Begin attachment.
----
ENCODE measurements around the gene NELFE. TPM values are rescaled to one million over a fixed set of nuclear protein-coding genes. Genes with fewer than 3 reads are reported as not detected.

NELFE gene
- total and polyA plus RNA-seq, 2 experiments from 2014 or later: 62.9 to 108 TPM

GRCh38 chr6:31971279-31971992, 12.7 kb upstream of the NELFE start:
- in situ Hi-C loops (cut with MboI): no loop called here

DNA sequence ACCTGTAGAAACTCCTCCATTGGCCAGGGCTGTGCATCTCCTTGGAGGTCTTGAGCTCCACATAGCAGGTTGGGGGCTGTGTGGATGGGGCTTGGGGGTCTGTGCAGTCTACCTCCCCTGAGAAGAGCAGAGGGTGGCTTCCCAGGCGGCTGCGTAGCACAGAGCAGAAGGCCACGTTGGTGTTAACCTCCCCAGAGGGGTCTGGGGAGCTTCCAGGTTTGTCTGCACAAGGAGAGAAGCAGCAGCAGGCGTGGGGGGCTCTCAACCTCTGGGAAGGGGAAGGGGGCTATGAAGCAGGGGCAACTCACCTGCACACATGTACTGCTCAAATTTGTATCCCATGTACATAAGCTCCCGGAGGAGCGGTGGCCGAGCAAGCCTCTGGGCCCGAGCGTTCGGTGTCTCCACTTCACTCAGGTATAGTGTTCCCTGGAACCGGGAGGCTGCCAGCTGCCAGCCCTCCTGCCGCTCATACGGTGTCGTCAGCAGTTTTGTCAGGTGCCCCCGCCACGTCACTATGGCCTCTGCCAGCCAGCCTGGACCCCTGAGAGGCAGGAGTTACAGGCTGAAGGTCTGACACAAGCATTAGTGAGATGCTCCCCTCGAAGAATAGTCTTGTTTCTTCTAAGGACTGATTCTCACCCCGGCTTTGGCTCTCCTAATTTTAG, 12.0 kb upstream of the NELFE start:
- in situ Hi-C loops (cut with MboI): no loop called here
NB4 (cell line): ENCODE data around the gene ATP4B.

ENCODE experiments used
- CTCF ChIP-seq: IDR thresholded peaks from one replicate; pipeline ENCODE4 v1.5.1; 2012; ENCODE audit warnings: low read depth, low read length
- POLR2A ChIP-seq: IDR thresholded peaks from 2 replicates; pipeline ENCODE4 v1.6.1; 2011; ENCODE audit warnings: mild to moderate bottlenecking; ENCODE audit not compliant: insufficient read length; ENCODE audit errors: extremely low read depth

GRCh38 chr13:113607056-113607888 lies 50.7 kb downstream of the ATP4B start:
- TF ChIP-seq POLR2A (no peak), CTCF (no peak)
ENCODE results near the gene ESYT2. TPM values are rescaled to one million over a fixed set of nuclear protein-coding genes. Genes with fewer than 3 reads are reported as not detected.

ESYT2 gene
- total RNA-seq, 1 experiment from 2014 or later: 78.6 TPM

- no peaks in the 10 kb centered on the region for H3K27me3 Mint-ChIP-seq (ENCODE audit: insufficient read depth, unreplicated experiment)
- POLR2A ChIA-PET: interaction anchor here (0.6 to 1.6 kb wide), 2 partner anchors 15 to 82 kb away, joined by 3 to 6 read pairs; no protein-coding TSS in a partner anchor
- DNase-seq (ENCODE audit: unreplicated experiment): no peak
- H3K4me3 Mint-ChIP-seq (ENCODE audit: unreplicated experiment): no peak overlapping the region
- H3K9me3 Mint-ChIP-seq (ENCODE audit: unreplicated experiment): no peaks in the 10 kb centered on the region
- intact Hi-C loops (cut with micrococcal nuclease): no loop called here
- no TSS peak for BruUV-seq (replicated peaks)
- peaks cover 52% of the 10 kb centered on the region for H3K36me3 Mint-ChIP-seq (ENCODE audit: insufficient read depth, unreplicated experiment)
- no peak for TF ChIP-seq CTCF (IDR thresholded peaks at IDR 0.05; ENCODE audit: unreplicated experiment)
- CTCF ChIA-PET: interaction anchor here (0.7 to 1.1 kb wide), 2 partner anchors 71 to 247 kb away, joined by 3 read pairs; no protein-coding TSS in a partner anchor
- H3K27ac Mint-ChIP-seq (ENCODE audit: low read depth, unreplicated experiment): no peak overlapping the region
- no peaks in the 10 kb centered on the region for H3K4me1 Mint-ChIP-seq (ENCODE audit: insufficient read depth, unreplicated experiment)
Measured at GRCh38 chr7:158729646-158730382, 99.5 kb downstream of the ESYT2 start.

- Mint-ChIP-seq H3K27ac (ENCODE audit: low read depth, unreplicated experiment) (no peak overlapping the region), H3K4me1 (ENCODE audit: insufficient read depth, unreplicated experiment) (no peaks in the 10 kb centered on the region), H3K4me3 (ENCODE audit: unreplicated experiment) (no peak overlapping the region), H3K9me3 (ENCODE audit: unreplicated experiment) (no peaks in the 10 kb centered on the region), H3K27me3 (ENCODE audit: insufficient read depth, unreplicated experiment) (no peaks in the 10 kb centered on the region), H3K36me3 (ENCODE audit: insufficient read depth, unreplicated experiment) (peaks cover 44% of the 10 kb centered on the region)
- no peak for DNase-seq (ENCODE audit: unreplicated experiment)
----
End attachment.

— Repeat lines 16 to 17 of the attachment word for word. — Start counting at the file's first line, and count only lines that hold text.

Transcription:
- total RNA-seq, 1 experiment from 2014 or later: 78.6 TPM

- no peaks in the 10 kb centered on the region for H3K27me3 Mint-ChIP-seq (ENCODE audit: insufficient read depth, unreplicated experiment)